All Saints’ Day(A): Holy! Holy! Holy!
The Rev. Charles Lane Cowen
There’s a meme going around right now that makes me howl with laughter every time I see it. I feel like this woman and I are kindred spirits trying to figure out just what the heck is going on in the world and when it will be back to a semblance of normalcy.
This year we’ve dealt with a pandemic, hurricanes, wildfires, murder hornets, the death of Justice Ginsburg, political turmoil, economic turmoil, online church, and even the cancelation of our favorite summertime trash tv reality shows (RIP Bachelor in Paradise). Parents and teachers struggle to know how to care for their children, pastors struggle to know how to care for their parishioners, and none of us knows completely what the future holds. This certainly feels like the four horsemen of the apocalypse are riding into town, and we’re all doomed.
The struggles we are enduring are real, and the emotional, mental, and physical effects of those struggles also are real. I do not in any way want to downplay this reality through humor. I do, however, think that humor offers us a way to see that we are united in our struggles, and we are united in our mutual care for one another as we maneuver the challenges of what often seems like impending doom.
The Revelation to John often gets a bad rap as a book about doom and gloom. Indeed, there are horrific images in this text that are cause for fear. When we read the text as a whole, however, we see that the prevailing image throughout is one of hope—hope for a bright future in the presence of a God who never forsakes us. New Testament scholar Michael Gorman summarizes Revelation as “a theopoetic, theopolitical, pastoral-prophetic writing. It is above all a community-forming document, intended to shape communities of believers in Jesus as the Lamb of God into more faithful and missional communities of uncivil worship and witness.”
Gorman’s focus on the communal and political-boundary-crushing nature of Revelation comes right out of today’s appointed lesson. John has a vision not just of the Johannine community gathered around the throne of God, but of “a great multitude that no one could count, from every nation, from all tribes and peoples and languages” (Rev 7:9 NRSV). The fullness of God’s kingdom only may be realized when everyone has a seat at the table. The Johannine texts present Jesus as the one who brings the Gentiles into relationship with the God of Israel, and we, as followers of Jesus, are called to proclaim that good news to all the world. Divisions end, and unity is found in God.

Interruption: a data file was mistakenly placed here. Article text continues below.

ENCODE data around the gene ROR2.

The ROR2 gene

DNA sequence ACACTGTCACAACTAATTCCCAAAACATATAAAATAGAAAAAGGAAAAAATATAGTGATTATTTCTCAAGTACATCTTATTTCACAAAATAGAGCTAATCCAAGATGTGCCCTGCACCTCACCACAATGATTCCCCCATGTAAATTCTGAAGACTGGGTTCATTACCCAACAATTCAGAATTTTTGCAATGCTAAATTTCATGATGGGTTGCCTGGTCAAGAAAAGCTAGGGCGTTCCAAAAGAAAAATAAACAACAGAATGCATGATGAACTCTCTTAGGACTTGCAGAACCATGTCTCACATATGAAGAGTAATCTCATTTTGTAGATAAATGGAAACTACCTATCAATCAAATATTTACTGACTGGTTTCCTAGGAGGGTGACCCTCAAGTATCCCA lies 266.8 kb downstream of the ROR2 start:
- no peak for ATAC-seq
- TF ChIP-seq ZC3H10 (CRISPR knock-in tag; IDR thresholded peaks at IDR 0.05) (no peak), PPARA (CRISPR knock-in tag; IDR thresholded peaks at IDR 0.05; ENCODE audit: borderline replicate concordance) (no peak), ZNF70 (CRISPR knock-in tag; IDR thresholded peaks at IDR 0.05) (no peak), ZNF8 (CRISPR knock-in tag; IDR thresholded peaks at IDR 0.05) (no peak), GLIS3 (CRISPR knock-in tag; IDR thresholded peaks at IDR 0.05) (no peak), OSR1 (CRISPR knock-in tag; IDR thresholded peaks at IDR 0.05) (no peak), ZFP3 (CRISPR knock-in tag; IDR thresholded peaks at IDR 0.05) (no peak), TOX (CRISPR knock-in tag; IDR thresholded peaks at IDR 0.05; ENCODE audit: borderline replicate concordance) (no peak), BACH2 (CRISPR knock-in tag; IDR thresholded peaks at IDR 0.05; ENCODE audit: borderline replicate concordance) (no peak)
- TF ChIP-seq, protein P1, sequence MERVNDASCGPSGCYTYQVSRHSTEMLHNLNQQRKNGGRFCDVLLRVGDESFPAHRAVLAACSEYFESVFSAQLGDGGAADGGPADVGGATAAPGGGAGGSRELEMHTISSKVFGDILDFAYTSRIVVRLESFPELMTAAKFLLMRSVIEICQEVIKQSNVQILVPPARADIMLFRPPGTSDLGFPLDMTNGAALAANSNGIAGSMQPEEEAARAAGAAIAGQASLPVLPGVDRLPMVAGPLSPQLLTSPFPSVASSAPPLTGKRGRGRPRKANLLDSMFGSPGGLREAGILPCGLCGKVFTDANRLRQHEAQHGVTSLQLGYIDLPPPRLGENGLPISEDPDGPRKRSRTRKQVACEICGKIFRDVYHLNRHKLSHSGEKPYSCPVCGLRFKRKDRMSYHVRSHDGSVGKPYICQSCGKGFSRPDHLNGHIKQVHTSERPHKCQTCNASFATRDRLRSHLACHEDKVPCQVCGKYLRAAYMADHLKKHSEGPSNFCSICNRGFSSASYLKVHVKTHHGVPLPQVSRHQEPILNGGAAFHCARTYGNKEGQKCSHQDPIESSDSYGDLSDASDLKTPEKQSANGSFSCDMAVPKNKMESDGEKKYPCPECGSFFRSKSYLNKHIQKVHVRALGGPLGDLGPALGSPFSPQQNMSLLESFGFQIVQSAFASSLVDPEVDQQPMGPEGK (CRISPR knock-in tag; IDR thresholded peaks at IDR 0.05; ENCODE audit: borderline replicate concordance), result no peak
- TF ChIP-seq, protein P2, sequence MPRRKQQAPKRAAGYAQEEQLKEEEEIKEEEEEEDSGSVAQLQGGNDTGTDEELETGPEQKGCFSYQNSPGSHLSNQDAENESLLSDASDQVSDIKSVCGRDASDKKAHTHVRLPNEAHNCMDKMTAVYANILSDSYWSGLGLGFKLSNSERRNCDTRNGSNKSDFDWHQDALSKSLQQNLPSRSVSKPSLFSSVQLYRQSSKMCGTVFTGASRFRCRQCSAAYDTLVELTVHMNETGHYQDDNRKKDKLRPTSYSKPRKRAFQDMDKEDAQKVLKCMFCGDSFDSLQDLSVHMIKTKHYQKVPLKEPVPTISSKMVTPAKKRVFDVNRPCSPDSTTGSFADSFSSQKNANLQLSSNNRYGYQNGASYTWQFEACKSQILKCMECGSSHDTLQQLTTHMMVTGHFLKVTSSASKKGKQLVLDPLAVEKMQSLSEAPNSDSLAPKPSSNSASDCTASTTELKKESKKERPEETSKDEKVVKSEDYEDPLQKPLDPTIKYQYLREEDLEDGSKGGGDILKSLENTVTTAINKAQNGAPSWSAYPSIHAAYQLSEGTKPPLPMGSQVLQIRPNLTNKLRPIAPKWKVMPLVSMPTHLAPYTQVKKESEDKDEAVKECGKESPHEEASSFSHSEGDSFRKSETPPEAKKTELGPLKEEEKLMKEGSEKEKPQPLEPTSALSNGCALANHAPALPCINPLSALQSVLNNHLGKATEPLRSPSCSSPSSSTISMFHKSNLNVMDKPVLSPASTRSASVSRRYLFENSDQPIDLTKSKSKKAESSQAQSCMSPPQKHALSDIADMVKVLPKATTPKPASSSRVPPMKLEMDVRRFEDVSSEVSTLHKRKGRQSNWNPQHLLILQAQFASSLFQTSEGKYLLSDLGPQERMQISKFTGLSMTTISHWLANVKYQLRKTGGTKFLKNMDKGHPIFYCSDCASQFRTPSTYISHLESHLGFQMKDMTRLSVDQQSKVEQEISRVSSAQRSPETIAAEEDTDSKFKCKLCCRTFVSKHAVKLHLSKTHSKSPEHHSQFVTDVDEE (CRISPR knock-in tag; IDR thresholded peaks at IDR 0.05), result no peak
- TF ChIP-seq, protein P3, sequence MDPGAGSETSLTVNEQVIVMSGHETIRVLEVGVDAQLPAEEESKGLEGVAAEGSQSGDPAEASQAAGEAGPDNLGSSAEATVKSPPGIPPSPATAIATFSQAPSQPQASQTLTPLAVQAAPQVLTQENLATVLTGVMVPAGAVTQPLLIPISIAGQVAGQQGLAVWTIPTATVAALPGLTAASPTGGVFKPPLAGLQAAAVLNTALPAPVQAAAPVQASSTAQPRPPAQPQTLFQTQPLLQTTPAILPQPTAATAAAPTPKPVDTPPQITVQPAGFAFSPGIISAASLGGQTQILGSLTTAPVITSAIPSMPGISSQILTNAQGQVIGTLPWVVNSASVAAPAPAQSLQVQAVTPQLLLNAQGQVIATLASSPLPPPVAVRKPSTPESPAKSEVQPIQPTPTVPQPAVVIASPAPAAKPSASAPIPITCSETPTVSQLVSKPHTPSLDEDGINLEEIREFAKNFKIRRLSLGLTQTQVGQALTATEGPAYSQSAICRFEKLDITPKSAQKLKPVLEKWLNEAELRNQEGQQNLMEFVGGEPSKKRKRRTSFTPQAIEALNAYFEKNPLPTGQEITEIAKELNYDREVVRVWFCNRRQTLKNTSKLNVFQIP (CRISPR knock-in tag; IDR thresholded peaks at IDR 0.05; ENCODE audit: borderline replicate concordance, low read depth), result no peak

This proclamation links us completely to those who have come before. This text becomes appropriate for the feast of All Saints not only because it depicts a life after death, but because it’s fullness hinges upon the Good News of Jesus Christ as it has been handed down to us through the centuries by those who came before us and will continue to be proclaimed by us and those who come after us. Revelation reveals to us a reality beyond ourselves that we are called to share.
John sees this vision of the whole world praising God, and he is unclear exactly who they are. One of the elders provides this description: “These are they who have come out of the great ordeal; they have washed their robes and made them white in the blood of the Lamb” (7:14). The “great ordeal” generally is interpreted to mean persecution and those who have come through it the martyrs. I accept this interpretation fully, and I also think we need not limit the vision only to the martyrs. Martyrdom is the fullest form of following the example of Jesus who “also hath loved us, and hath given himself for us an offering and a sacrifice to God” (Eph 5:2 KJV), but it is not the only form.
For those of us who have led worship in empty churches, for those who have faithfully attended church from their living rooms, to those who have kept daily prayers, to those who have lost jobs, freedoms, and loved ones to the pandemic, to all of those who go through our own great ordeal in 2020, God offers a vision and promise of community where no one is left out.
The woman in the meme looking to see what chapter of Revelation we’re doing today understands that the fullness of God’s kingdom only comes after many trials and tribulations. Jesus himself cried out from the cross the words of Psalm 22: My God, my God, why have you forsaken me? Out of that anguish and feeling of abandonment, Jesus suffered death, descended to the dead, was resurrected on the third day, and now sits at the right hand of God.
It is easy to live through this time of great suffering and feel like God has abandoned us. What today’s lesson can teach us is that suffering and death are not the end. They are symptoms of a sinful world crying out for healing. When we look to the wisdom of the saints in glory, we see the great cloud of witnesses who also suffered and now rally around the throne of God crying out, “Holy, holy, holy!” And that’s a vision worth sharing.
The Rev. Charles Lane Cowen is Associate Rector of Trinity Episcopal Parish (Trinity and Old Swedes) in Wilmington, Delaware. He has a passion for studying feminist and queer readings of the Bible with a particular interest in the Pauline epistles. Charles spent over a decade as a professional actor, puppeteer, and director before completing his M.Div. at Seminary of the Southwest in Austin, Texas. He loves being in nature and learning new cooking techniques.
 Gorman, Michael J.. Reading Revelation Responsibly: Uncivil Worship and Witness: Following the Lamb into the New Creation (Kindle Locations 4211-4214). Cascade Books, an imprint of Wipf and Stock Publishers. Kindle Edition.